AIVP participates in the 3rd Port Dialogues meeting, organised by the Port of Valparaiso
AIVP brought its experience of port-city relations to a webinar organised by the Port of Valparaiso (Chile). This webinar, broadcast live on Chilean television, was seen by more than 50,000 people!
The challenges of growth which port cities are facing, and the governance and strategies to manage their relations with local communities, were among the subjects addressed in this latest “Port Dialogues” meeting. It was attended by representatives of terminals in Uruguay, Spain and Costa Rica, as well as international specialists including AIVP.
This was the third meeting held jointly with the local newspaper El Mercurio de Valparaíso, and was entitled “Port City Vision: Global Perspectives and Local Challenges“; the speakers included Gonzalo Baranda, head of Projects and Works of the National Ports Authority of Uruguay; Miguel Garín Alemany, International Development director of the Valencia Port foundation; Andrea Centeno, executive president of the Port Authority of Limón, Costa Rica; and Dr José M. Pagés Sánchez, International Projects director of AIVP.
There was also a presentation by the Development and Concession manager of the Port of Valparaiso, Javiera Perales, and the meeting was moderated by Carlos Vergara, director of El Mercurio de Valparaíso, and Roberto Converti, architect and vice-president of RETE.
At the opening of the discussions, Javiera Perales said that “it is no secret that ports have changed rapidly in recent decades, to keep up with world-wide changes in the shipping and logistics industries. These changes have also transformed relations in cities that were born and grew up around their ports, relations which had become frayed by port modernisation processes and the new activities and industries that have grown up in and around these cities.”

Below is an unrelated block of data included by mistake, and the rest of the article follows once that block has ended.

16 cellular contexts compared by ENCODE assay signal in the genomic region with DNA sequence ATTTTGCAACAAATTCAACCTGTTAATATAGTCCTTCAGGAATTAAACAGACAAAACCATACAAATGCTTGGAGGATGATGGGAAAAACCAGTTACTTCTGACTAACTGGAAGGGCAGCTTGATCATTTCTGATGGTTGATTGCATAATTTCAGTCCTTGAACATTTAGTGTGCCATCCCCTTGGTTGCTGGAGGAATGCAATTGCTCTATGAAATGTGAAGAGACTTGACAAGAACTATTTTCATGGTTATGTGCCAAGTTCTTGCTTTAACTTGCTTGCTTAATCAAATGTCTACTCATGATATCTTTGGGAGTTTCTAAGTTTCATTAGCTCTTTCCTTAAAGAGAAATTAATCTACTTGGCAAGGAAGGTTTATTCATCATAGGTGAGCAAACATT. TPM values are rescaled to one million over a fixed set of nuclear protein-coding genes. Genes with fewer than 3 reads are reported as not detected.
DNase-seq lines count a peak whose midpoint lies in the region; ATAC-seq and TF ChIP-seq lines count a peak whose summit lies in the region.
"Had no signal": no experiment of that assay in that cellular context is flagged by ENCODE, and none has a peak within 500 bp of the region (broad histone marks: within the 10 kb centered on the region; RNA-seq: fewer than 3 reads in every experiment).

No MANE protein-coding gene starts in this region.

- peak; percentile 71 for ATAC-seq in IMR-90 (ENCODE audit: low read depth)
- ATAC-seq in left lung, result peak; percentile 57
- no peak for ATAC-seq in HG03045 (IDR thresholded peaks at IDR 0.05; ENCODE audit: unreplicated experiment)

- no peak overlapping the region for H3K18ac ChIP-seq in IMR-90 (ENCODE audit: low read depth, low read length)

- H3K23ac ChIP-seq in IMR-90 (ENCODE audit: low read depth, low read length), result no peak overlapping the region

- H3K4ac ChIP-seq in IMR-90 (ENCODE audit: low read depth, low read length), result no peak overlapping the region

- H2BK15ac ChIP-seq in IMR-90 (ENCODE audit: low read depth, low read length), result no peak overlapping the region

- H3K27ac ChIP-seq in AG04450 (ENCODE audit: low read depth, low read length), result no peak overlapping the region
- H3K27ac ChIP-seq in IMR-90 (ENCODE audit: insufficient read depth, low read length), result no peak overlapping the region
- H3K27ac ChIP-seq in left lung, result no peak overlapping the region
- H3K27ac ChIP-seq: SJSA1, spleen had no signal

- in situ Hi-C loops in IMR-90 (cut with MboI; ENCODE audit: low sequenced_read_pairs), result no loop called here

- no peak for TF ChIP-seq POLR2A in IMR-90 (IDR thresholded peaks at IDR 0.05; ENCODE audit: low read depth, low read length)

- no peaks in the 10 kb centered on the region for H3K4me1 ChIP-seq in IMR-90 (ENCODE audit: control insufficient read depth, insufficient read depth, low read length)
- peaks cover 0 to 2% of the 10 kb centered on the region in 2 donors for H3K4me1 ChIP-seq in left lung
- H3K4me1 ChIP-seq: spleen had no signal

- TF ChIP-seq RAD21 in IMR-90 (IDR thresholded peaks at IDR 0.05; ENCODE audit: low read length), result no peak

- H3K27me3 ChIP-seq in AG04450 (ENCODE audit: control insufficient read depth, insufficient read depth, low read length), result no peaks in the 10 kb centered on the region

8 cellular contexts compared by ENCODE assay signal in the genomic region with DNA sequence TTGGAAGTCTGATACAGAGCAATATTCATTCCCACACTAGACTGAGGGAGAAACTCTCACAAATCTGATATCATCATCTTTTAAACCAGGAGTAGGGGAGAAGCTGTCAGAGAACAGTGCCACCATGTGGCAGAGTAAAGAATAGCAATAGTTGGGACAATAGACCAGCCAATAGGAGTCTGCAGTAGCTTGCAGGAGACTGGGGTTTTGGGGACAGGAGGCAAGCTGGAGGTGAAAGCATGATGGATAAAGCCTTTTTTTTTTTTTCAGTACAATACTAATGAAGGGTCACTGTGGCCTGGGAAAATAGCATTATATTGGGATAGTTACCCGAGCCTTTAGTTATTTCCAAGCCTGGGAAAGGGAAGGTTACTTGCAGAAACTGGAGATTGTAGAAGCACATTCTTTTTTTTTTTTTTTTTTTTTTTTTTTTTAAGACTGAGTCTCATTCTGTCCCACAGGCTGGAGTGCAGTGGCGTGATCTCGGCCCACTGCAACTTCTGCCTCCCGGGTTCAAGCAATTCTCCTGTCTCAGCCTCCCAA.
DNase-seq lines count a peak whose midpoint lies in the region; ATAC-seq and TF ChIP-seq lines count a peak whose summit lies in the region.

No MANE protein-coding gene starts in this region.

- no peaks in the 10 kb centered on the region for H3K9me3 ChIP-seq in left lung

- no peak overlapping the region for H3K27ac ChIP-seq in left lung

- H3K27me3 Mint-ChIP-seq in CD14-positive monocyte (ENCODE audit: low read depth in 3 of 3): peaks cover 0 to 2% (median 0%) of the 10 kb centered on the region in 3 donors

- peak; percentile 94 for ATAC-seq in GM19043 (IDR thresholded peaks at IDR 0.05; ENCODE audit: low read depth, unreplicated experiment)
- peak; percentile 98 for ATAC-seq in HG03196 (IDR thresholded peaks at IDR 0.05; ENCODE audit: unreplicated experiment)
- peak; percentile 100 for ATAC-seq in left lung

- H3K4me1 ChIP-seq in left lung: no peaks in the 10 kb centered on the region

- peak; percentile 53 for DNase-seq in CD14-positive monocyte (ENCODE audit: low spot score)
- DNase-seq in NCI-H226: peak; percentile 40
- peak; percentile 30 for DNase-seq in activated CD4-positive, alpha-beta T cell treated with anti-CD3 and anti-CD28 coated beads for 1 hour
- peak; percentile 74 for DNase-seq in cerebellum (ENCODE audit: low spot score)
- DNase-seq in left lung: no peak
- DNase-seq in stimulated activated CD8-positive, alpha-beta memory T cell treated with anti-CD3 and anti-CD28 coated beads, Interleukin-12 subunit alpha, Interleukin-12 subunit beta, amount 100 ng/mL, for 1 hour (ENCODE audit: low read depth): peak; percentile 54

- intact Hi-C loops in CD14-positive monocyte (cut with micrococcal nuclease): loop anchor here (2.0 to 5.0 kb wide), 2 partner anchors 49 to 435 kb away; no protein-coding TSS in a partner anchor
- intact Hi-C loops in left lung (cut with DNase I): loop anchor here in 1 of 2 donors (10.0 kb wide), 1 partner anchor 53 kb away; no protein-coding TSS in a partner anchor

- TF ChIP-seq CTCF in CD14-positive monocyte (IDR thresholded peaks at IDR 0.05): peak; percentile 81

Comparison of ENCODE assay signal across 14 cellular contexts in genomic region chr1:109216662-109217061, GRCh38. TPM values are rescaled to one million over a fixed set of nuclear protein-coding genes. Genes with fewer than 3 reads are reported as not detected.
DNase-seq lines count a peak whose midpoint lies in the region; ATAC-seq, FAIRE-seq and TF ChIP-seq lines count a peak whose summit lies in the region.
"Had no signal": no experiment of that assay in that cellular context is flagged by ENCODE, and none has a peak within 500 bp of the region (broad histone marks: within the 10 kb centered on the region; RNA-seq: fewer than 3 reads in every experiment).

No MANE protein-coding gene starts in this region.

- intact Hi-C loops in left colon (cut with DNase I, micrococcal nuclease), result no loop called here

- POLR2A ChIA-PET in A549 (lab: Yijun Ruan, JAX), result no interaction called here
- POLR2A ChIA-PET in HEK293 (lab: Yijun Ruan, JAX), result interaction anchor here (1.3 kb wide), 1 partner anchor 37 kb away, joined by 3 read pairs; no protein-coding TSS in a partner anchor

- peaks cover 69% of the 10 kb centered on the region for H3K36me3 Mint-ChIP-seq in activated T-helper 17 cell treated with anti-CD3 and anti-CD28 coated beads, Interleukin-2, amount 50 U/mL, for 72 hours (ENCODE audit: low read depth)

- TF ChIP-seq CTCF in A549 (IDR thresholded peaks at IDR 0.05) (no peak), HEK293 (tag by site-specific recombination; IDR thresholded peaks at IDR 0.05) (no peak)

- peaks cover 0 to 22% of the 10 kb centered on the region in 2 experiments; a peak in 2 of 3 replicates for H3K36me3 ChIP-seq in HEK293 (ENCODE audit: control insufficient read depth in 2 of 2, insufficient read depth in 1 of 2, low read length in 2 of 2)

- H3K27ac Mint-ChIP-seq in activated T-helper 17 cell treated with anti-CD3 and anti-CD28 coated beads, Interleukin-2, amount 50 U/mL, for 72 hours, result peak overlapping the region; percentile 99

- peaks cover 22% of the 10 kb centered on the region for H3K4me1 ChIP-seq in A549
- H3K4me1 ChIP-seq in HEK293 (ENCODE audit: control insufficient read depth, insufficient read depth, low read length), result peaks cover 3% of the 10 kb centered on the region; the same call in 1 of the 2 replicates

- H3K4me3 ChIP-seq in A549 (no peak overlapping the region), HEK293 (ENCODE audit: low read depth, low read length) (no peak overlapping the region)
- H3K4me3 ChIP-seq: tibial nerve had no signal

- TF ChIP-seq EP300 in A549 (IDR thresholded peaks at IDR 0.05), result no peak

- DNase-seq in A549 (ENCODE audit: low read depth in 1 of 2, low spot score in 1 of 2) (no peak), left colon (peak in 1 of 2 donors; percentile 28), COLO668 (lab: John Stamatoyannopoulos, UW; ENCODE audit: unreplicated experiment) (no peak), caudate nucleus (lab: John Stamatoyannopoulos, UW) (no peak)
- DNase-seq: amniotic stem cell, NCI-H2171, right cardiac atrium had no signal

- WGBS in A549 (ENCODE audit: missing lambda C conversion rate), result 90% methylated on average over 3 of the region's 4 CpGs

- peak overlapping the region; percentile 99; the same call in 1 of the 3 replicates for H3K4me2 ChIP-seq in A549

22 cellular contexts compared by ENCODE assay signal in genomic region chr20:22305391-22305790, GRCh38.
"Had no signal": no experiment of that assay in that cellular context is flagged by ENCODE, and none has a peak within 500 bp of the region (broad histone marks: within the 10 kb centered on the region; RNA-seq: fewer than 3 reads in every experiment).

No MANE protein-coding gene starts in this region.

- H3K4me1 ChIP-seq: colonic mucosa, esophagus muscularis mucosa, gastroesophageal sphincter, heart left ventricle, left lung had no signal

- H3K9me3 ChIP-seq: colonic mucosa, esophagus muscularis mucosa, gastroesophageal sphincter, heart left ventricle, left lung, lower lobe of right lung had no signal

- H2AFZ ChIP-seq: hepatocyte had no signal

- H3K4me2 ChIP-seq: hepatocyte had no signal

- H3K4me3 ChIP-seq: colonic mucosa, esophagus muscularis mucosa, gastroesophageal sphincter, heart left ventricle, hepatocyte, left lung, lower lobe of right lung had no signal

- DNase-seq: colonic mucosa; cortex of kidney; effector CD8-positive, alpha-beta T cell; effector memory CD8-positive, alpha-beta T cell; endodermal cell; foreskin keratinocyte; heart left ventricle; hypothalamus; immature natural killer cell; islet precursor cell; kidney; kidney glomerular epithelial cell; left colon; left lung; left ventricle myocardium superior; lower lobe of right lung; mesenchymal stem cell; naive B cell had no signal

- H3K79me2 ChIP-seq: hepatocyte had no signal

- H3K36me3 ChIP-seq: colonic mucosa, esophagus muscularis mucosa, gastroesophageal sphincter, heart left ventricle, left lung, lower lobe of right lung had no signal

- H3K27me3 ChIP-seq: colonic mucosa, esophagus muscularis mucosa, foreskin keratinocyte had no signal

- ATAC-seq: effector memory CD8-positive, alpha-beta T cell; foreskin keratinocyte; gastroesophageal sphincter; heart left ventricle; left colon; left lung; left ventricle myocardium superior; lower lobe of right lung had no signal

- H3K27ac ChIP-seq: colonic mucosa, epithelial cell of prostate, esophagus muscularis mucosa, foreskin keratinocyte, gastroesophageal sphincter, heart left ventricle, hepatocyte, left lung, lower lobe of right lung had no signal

The speakers emphasised the evolution in City Port relations, which, as Miguel Marín said, can be read in several phases starting from a complete absence of interaction to the development of a common future. Andrea Centeno stressed the importance of small achievements or victories which encourage the city’s inhabitants to trust in the process by showing constant progress. Meanwhile, Gonzalo Baranda, insisting on step-by-step evolution, noted the need for flexible planning, and for an awareness that every port city is different.
José Manuel Pagés Sánchez, AIVP’s International Projects coordinator, pointed out that the port-city relationship is highly complex: “There is a great diversity of port and city players operating in the national or world scenario.” He went on to say that “national debate should not be a hindrance to the creation of a City Port vision. Our vision of the future cannot be held hostage to a political debate when we do not know when it will begin, how it will develop and what the consequences will be.”
Pagés Sánchez added that a concrete forum for achieving a lasting improvement in City Port relations is provided by the so-called Port Centers, because they are “didactic drivers of a renewal of governance based on dialogue. Citizens cannot just “join the debate”. They need to know what a port consists of, which – as we have seen – is something very complex, and this teaching process can probably be carried out much better through a Port Centre, complementing it with social activities.”
The AIVP 2030 Agenda can act as a guide to the actions of the different players who operate in the City Port relationship. This complexity, highlighted by José M P Sánchez, requires great cooperation and common thinking between the different sectors, including society. A long-term vision of the port city must be established, to guide development and investment.